Mathematical model

The wave propagation inside the fluid (air) region of the setup in Fig. 2 is governed by the linear wave equation. By considering time harmonic wave propagation, we assume acoustic pressure P(x,t) = Re{p(x)e−iωt}. This gives us Helmholtz equation for the complex amplitude function p of the acoustic pressure. In cylindrical coordinates, we have:

$$ -\nabla \cdot (r \nabla p) - k^{2} rp = 0, \quad \text{in} \hat {\varOmega}, $$
(1)

where the wave number k = ω/c, c is the speed of sound in the fluid, ω is the angular frequency, and \(\hat {{\varOmega }}\) is the fluid (air) region of the setup.

Fig. 2
figure 2

The computational domain, Ω, consists of design domain ΩD and two truncated waveguides. The sound-hard material inside ΩD is defined as Ωs, and the rest of the setup filled with fluid (air) is defined as \(\hat {\varOmega }\). The boundaries consist of axi-symmetric Γsym (dash-dotted line), the sound-hard walls Γs (solid line), and artificial truncated boundaries ΓL and ΓR (dashed lines)

For the computational experiment, we consider following dimensions for the setup. The radius and length of the design region ΩD is rD = 50mm and lD = 50mm, respectively. The radius and length of the waveguides are rW = 30mm and lW = 20mm, respectively.

To deal with the infinite waveguides numerically, we truncate them and use a DtN (Dirichlet-to-Neumann) type perfect absorbing (or non-reflecting) boundary condition on the artificial boundaries ΓL and ΓR, as illustrated in Fig. 2. For a general description of the Dirichlet-to-Neumann boundary condition, we refer the reader to the book by Ihlenburg (1998, p. 63). Hence, the state equation reads:

$$ \begin{array}{@{}rcl@{}} -\nabla \cdot(r\nabla p) - k^{2} rp &=& 0, \quad~~~~~~~ \text{in} \hat {\varOmega}, \end{array} $$
(2)
$$ \begin{array}{@{}rcl@{}} \frac{\partial p}{\partial n} &=& 0,~~~~~~~ \quad \text{on}; {\varGamma}^{\text{s}} \cup {\varGamma}^{\text{sym}}, \end{array} $$
(3)
$$ \begin{array}{@{}rcl@{}} \frac{\partial p}{\partial n} - \text{DtN}(p) &=& g^{\text{L}}, \quad ~~~~~ \text{on} {\varGamma}^{\text{L}}, \end{array} $$
(4)
$$ \begin{array}{@{}rcl@{}} \frac{\partial p}{\partial n} - \text{DtN}(p) &=& g^{\text{R}}, \quad \text{~~~~~on} {\varGamma}^{\text{R}}, \end{array} $$
(5)

where gL and gR are the incoming waves from the left and right waveguides, respectively. Here, we consider a planar incoming wave for both case 1 and case 2. The variational formulation for the states (2)–(5) is:

$$ \begin{array}{@{}rcl@{}} \text{Find} p \in H^{1} (\hat {\varOmega}) \text{such that:} \end{array} $$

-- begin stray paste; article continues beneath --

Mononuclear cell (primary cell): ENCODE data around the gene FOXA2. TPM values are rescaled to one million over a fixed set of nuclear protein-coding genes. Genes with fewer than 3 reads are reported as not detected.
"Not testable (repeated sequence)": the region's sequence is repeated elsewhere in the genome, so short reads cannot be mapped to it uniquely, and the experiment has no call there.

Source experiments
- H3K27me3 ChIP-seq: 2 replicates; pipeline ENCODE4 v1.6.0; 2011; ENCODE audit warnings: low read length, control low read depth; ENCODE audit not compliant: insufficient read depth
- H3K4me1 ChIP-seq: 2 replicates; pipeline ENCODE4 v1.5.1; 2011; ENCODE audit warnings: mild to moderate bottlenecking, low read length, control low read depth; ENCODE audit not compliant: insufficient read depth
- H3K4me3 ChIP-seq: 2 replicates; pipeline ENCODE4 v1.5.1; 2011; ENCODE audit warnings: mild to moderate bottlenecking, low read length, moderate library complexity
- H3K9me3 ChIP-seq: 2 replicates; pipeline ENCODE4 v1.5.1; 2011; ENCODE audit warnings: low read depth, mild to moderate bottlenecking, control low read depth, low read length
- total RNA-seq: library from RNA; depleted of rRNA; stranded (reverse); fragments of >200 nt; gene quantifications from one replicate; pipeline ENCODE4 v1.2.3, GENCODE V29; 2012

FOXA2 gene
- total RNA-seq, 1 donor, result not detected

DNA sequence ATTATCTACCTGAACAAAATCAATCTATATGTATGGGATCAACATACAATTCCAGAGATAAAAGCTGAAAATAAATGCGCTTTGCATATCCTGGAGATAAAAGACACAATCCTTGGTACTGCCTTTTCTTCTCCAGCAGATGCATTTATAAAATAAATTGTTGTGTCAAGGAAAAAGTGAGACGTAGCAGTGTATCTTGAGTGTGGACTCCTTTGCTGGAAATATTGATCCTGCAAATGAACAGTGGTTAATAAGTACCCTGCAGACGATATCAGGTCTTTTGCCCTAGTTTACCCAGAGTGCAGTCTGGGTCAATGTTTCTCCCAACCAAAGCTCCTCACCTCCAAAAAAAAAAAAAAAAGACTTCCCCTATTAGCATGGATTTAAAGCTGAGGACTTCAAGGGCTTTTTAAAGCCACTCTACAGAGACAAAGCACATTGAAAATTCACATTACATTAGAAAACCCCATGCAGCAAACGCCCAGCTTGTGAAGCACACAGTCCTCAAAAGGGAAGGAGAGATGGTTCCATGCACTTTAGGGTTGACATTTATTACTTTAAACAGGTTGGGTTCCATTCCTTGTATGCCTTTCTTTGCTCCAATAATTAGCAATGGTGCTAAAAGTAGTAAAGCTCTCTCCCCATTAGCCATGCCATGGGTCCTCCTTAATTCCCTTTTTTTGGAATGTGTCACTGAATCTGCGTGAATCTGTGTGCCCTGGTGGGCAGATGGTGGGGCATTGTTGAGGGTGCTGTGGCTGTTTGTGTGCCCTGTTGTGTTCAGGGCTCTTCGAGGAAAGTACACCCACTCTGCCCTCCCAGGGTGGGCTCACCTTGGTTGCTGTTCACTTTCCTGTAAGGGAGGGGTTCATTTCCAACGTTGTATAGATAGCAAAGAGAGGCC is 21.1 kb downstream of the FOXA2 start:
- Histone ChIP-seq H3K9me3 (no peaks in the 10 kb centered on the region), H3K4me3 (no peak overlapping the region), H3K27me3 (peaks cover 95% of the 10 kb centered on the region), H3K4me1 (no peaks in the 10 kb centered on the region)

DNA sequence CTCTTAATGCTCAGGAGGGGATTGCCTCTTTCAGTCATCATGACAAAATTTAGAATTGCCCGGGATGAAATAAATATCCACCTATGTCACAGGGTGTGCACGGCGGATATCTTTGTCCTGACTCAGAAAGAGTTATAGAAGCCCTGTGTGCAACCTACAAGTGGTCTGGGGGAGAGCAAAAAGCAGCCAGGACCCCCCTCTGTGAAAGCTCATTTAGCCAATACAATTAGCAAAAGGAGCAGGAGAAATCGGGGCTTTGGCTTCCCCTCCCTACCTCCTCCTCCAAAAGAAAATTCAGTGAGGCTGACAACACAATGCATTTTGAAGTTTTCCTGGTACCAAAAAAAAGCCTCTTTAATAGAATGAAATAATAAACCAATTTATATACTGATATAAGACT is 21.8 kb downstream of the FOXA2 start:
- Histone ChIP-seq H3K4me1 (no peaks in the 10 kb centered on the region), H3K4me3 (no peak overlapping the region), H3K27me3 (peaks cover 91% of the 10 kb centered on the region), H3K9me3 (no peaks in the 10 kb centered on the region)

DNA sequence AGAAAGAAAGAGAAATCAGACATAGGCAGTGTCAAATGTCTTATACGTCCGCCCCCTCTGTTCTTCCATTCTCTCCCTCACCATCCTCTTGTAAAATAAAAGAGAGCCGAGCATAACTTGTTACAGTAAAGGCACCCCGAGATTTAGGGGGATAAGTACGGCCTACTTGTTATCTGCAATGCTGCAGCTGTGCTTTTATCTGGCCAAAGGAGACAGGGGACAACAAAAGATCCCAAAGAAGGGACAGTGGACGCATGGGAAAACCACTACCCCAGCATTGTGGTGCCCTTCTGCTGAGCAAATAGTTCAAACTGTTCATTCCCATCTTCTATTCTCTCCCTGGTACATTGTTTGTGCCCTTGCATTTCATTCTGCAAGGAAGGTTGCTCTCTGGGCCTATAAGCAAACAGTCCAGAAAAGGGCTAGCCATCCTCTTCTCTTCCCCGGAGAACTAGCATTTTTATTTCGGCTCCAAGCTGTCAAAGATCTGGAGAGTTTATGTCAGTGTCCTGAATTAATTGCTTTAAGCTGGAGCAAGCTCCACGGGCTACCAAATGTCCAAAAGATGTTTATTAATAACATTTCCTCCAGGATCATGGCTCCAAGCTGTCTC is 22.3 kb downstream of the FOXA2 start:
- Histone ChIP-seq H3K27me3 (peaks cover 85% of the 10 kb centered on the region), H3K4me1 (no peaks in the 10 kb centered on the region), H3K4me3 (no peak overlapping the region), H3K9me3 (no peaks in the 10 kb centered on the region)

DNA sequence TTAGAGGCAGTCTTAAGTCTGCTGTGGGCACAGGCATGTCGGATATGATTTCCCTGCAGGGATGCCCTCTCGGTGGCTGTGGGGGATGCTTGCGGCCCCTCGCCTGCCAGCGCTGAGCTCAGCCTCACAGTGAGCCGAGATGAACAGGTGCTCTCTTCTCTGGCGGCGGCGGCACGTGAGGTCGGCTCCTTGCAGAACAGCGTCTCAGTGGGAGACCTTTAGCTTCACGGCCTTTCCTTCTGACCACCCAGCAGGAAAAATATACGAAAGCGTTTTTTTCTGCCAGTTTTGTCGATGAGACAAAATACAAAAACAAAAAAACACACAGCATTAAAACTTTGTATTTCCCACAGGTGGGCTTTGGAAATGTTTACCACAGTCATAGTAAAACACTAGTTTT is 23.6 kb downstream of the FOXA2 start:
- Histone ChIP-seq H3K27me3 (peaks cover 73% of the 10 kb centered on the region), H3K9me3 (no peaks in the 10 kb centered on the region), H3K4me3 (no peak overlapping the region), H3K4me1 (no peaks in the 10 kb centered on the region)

(6)
$$ \begin{array}{@{}rcl@{}} {\int}_{\hat {\varOmega}} r \nabla q \cdot \nabla p - k^{2} {\int}_{\hat {\varOmega}} r q p \end{array} $$
$$ \begin{array}{@{}rcl@{}} - {\int}_{{\varGamma}^{\text{L}}} rq \text{DtN}(p) - {\int}_{{\varGamma}^{\text{R}}} rq \text{DtN}(p) \end{array} $$
$$ \begin{array}{@{}rcl@{}} = {\int}_{{\varGamma}^{\text{L}}} rqg^{\text{L}} + {\int}_{{\varGamma}^{\text{R}}} rqg^{\text{R}}, \quad \forall q \in H^{1} (\hat{{\varOmega}}) \end{array} $$

Remark 1

Throughout this paper, we do not write symbols for measure such as \(\mathrm {d}\hat {{\varOmega }}\), dΓR, or dΓL in integrals as long as their omission is not a source of confusion.

To model the distribution of sound-hard material in ΩD (that is, the shape of region Ωs), we define a material indicator function, α. The function α ≡ 0 in Ωs and α ≡ 1 in ΩΩs. By using this function to extend the integration domain of the first two integrals in problem (6), from \(\hat {{\varOmega }}\) to Ω, we obtain the following problem:

$$ \begin{array}{@{}rcl@{}} \text{Find} p \in H^{1} ({\varOmega}) \text{such that:} \end{array} $$
(7)
$$ \begin{array}{@{}rcl@{}} {\int}_{{\varOmega}} \alpha r \nabla q \cdot \nabla p - k^{2} {\int}_{{\varOmega}} \alpha r q p \end{array} $$
$$ \begin{array}{@{}rcl@{}} - {\int}_{{\varGamma}^{\text{L}}} rq \text{DtN}(p) - {\int}_{{\varGamma}^{\text{R}}} rq \text{DtN}(p) \end{array} $$
$$ \begin{array}{@{}rcl@{}} = {\int}_{{\varGamma}^{\text{L}}} rqg^{\text{L}}+ {\int}_{{\varGamma}^{\text{R}}} rqg^{\text{R}}, \quad \forall q \in H^{1} ({\varOmega}) \end{array} $$

where \({\varOmega } = \hat {\varOmega } \cup {\varOmega }^{\text {s}}\) is the extended domain that contains both the air and solid material. To allow gradient-based optimization, the standard approach in material distribution-based topology optimization is to allow α to take values in the range [0,1].

Remark 2

The model of letting the parameter control the design act directly on the domain integral can at least be traced back to 2006 (Wadbro and Berggren 2006) and has been used in many contributions thereafter. For a pure solid–fluid design, where the fluid is represented by α = 1 and the solid scatterer by α = 𝜖, Kasolis et al. (2015) proved that the error in the complex-pressure field converges linearly in 𝜖 to the solution of the problem with an exactly modeled scatterer.

Discretization